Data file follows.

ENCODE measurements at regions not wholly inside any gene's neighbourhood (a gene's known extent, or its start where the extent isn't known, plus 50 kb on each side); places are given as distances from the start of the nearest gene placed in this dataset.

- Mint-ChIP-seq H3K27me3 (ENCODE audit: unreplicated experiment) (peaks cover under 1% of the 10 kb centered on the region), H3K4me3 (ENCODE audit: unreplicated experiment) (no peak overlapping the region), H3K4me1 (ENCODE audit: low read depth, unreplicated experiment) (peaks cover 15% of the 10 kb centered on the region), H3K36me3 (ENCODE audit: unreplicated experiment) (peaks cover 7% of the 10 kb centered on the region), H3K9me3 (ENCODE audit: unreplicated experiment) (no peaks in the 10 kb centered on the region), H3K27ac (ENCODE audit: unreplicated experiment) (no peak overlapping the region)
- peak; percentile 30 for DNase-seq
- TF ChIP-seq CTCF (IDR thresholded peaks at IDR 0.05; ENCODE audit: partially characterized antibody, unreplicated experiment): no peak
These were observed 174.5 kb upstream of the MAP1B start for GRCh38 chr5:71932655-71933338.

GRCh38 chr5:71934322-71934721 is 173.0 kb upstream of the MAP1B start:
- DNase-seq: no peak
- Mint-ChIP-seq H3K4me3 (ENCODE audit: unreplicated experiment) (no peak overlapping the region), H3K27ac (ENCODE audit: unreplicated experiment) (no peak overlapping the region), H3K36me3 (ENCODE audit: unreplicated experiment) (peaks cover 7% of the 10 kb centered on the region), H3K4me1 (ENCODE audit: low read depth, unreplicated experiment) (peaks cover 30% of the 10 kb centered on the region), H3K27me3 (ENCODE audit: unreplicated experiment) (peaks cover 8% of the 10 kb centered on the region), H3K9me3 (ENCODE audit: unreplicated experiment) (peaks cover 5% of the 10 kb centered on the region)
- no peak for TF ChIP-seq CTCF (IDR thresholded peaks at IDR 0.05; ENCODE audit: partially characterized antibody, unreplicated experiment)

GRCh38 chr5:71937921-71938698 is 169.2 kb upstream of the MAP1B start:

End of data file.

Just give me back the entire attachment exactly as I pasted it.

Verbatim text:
ENCODE measurements at regions not wholly inside any gene's neighbourhood (a gene's known extent, or its start where the extent isn't known, plus 50 kb on each side); places are given as distances from the start of the nearest gene placed in this dataset.

- Mint-ChIP-seq H3K27me3 (ENCODE audit: unreplicated experiment) (peaks cover under 1% of the 10 kb centered on the region), H3K4me3 (ENCODE audit: unreplicated experiment) (no peak overlapping the region), H3K4me1 (ENCODE audit: low read depth, unreplicated experiment) (peaks cover 15% of the 10 kb centered on the region), H3K36me3 (ENCODE audit: unreplicated experiment) (peaks cover 7% of the 10 kb centered on the region), H3K9me3 (ENCODE audit: unreplicated experiment) (no peaks in the 10 kb centered on the region), H3K27ac (ENCODE audit: unreplicated experiment) (no peak overlapping the region)
- peak; percentile 30 for DNase-seq
- TF ChIP-seq CTCF (IDR thresholded peaks at IDR 0.05; ENCODE audit: partially characterized antibody, unreplicated experiment): no peak
These were observed 174.5 kb upstream of the MAP1B start for GRCh38 chr5:71932655-71933338.

GRCh38 chr5:71934322-71934721 is 173.0 kb upstream of the MAP1B start:
- DNase-seq: no peak
- Mint-ChIP-seq H3K4me3 (ENCODE audit: unreplicated experiment) (no peak overlapping the region), H3K27ac (ENCODE audit: unreplicated experiment) (no peak overlapping the region), H3K36me3 (ENCODE audit: unreplicated experiment) (peaks cover 7% of the 10 kb centered on the region), H3K4me1 (ENCODE audit: low read depth, unreplicated experiment) (peaks cover 30% of the 10 kb centered on the region), H3K27me3 (ENCODE audit: unreplicated experiment) (peaks cover 8% of the 10 kb centered on the region), H3K9me3 (ENCODE audit: unreplicated experiment) (peaks cover 5% of the 10 kb centered on the region)
- no peak for TF ChIP-seq CTCF (IDR thresholded peaks at IDR 0.05; ENCODE audit: partially characterized antibody, unreplicated experiment)

GRCh38 chr5:71937921-71938698 is 169.2 kb upstream of the MAP1B start: